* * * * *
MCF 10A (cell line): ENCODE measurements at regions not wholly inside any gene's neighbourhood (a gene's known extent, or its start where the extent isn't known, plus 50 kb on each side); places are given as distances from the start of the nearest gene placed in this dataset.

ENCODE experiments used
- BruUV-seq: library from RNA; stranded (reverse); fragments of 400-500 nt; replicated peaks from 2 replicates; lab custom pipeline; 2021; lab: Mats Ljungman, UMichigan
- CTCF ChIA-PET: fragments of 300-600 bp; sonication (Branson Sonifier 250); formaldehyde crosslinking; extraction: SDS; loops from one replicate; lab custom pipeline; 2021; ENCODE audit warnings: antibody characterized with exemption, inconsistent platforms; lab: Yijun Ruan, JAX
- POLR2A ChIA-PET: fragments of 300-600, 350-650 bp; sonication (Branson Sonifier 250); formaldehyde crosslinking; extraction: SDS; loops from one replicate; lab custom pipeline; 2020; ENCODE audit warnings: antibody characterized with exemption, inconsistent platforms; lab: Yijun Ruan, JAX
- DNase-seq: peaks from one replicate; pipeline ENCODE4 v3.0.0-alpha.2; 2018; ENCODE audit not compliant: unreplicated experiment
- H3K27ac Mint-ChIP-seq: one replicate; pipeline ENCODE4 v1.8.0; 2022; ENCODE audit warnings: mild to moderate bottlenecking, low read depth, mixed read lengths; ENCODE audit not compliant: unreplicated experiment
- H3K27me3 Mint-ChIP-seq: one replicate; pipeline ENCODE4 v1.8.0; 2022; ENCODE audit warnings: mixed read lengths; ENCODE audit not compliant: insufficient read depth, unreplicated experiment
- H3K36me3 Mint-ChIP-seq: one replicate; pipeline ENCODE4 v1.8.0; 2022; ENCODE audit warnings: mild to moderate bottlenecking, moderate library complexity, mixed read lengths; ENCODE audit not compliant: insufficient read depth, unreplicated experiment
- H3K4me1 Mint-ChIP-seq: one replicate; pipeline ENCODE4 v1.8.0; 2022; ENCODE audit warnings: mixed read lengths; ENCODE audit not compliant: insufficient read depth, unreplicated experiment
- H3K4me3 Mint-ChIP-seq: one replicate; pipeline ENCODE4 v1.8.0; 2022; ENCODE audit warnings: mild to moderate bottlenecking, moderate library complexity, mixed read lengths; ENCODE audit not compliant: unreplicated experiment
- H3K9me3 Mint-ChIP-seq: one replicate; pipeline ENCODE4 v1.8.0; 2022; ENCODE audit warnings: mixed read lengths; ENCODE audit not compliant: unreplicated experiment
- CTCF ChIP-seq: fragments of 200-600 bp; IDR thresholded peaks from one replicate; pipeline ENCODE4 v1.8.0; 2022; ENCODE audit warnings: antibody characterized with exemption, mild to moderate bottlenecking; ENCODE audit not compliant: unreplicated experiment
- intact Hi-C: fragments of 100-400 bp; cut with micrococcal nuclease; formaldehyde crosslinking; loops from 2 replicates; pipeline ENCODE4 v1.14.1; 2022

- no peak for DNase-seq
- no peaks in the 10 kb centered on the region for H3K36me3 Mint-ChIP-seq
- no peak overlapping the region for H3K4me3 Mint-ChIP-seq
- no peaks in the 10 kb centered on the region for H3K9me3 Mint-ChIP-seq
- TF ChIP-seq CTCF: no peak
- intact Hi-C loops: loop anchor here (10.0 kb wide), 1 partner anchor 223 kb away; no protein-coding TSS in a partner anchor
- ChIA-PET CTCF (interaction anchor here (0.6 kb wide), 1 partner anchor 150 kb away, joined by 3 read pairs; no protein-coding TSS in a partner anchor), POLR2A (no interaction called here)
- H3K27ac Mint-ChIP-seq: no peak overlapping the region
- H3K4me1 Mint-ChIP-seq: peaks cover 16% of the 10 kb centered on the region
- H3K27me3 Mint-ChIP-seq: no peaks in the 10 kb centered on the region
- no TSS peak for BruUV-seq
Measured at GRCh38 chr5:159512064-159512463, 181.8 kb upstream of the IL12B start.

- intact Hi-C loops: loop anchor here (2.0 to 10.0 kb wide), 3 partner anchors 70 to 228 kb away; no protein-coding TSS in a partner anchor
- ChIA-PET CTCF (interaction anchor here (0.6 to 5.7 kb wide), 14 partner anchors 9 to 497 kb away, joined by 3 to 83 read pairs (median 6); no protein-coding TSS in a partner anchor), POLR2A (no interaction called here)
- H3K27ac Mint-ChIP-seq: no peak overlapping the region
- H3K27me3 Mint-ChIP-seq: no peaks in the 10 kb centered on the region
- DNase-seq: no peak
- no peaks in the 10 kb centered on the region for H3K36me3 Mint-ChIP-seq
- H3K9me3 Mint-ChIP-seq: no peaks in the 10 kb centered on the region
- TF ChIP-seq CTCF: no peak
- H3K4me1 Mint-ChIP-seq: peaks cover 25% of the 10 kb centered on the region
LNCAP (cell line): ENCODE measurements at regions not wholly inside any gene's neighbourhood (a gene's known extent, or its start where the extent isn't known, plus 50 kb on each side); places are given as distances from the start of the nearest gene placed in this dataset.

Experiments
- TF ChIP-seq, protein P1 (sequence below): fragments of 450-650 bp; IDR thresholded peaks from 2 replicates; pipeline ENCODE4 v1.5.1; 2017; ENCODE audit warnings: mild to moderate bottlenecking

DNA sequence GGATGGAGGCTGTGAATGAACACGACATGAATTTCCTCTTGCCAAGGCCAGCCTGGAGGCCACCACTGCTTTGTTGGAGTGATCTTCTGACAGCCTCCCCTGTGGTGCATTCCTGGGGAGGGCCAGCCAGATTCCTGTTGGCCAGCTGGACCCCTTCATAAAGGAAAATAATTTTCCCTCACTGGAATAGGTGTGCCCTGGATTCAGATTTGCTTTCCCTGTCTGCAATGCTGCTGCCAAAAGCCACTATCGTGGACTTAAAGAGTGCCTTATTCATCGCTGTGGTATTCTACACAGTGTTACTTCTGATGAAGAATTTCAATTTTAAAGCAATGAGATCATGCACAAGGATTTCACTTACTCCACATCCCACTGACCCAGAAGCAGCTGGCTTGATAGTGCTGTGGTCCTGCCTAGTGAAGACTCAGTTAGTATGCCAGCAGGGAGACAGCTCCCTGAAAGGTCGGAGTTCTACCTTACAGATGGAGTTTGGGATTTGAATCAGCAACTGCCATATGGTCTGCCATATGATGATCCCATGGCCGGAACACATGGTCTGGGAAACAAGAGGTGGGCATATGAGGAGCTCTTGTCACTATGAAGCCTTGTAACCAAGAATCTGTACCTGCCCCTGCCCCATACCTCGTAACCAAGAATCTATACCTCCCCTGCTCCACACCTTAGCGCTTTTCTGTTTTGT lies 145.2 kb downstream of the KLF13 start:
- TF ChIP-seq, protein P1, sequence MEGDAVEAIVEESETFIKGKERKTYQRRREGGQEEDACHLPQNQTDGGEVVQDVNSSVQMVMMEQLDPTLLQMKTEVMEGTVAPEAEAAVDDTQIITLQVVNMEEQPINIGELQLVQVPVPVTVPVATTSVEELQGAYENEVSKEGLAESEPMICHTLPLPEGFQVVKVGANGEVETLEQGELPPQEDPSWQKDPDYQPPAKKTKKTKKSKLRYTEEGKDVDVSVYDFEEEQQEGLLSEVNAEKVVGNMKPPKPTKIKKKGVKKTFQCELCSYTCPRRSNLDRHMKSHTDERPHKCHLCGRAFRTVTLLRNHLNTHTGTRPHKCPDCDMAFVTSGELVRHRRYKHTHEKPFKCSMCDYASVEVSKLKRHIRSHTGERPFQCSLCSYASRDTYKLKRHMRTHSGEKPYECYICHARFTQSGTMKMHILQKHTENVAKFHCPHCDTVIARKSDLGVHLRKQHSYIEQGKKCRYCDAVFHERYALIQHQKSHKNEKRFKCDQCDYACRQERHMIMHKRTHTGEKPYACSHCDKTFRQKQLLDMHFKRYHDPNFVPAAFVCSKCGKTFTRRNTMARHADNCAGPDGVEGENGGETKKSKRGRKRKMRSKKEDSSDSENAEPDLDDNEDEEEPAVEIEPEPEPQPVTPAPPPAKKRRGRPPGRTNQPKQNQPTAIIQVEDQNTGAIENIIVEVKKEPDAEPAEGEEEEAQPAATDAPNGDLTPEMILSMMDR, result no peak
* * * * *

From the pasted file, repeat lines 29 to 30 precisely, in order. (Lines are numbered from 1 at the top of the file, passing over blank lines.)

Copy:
- H3K27ac Mint-ChIP-seq: no peak overlapping the region
- H3K27me3 Mint-ChIP-seq: no peaks in the 10 kb centered on the region